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Akoya necklace
Akoya necklace

Akoya necklace

$298.07

Akoya necklace, 6.0-6.6mm seawater pearls, white-pink toned pearl, not natural color, 48cm, silver 925 clip-type clasp, baroque from Japan.

1 in stock

This is a vivid pink Akoya necklace. While the pearls typically sold at Flower Jem are of natural colors, this necklace features toned pearls.

Here is the video of how this necklace is made. It will help you to check the quality of the pearls.

There are five classifications for pearl color processing: “Natural,” “No toned,” “Toned,” “Dyed,” and “Cobalt.”

“Natural Color Pearl” processed pearls undergo a treatment called “pre-treatment,” where about 1% of proteins and other substances within the harvested pearl layer are removed. It’s worth noting that 99% of the pearl layer is composed of calcium. Over 90% (almost all) of pearls in circulation undergo this processing. Blue-colored pearls undergo only this “pre-treatment,” resulting in slightly enhanced colors and an overall more refined appearance.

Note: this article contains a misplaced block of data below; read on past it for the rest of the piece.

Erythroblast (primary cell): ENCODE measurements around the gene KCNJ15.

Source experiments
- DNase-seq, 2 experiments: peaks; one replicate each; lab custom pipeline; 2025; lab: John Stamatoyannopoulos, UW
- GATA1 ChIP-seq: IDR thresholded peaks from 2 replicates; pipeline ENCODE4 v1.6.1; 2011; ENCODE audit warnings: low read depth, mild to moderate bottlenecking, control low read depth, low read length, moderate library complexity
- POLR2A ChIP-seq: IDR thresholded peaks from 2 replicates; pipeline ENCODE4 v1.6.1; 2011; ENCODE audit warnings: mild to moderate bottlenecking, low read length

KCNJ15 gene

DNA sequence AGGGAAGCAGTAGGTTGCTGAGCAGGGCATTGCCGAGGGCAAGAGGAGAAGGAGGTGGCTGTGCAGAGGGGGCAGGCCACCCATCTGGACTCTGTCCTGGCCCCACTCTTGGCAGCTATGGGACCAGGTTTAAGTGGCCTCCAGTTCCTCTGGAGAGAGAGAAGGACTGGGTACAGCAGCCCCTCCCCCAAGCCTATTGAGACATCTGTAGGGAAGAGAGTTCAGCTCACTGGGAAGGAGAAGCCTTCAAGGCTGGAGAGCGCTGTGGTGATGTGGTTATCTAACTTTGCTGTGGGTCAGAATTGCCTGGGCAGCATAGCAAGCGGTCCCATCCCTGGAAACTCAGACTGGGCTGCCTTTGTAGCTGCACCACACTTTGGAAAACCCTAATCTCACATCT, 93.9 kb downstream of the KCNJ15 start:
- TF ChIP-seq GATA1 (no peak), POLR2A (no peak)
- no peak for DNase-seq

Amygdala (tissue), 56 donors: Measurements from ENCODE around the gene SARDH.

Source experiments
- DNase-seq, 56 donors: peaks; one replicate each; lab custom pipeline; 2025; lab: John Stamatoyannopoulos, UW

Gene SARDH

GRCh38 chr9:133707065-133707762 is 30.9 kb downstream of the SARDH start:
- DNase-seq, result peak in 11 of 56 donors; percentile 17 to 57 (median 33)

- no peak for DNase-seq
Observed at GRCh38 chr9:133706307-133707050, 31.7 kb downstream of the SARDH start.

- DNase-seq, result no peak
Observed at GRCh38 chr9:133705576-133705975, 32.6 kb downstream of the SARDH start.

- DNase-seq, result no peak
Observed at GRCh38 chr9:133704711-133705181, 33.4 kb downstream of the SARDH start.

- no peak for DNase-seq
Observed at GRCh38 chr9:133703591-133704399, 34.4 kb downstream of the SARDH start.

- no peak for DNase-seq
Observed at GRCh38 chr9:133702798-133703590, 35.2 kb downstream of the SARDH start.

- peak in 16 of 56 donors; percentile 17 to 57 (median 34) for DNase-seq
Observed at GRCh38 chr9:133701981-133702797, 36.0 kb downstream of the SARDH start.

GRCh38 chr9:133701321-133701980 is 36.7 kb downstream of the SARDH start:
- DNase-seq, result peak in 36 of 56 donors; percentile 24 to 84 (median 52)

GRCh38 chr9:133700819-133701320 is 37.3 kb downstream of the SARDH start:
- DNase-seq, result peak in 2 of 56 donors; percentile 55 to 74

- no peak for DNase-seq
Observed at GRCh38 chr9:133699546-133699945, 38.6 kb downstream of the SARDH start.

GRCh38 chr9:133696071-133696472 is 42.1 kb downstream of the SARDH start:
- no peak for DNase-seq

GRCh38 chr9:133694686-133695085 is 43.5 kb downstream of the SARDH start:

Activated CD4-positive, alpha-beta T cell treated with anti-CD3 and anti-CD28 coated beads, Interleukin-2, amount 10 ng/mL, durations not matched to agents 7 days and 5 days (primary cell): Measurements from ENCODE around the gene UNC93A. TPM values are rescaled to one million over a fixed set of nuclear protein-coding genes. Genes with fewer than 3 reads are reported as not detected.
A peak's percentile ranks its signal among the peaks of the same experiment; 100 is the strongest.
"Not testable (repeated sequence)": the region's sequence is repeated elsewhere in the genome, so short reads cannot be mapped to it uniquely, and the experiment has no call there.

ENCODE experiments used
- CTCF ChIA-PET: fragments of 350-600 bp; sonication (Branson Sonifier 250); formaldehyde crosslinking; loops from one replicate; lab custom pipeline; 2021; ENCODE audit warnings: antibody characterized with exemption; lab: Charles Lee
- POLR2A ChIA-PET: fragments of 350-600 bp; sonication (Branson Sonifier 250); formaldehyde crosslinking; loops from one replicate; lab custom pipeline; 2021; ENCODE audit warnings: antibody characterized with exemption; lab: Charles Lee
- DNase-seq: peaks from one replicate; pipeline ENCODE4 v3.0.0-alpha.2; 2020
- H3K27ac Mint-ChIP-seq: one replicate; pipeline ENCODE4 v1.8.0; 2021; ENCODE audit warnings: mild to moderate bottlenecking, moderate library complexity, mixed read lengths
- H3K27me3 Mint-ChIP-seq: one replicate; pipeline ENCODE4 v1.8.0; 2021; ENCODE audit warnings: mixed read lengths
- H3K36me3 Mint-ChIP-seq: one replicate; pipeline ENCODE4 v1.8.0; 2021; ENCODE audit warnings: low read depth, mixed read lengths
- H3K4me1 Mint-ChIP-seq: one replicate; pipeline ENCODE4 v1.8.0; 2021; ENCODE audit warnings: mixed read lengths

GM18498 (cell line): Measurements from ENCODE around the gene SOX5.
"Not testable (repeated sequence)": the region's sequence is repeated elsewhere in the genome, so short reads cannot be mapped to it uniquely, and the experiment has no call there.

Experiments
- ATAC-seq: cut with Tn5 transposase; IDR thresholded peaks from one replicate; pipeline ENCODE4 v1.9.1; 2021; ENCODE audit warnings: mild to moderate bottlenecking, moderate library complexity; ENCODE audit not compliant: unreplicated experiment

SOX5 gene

“No Toned” pearls undergo “bleaching” after “pre-treatment.” Many harvested pearls tend to have a slightly yellowish hue, which is whitened through bleaching. In Japan, there’s a classification on appraisal certificates called “Mu-choshoku,” meaning “not adjusted in color,” which is highly regarded. It’s akin to describing someone as a natural beauty without makeup. The proportion of pearls in circulation classified as “No Toned” is less than 30%. Some pearl dealers classify pearls that haven’t undergone toning as “Natural,” but strictly speaking, “No Toned” does not fall under the “Natural” category.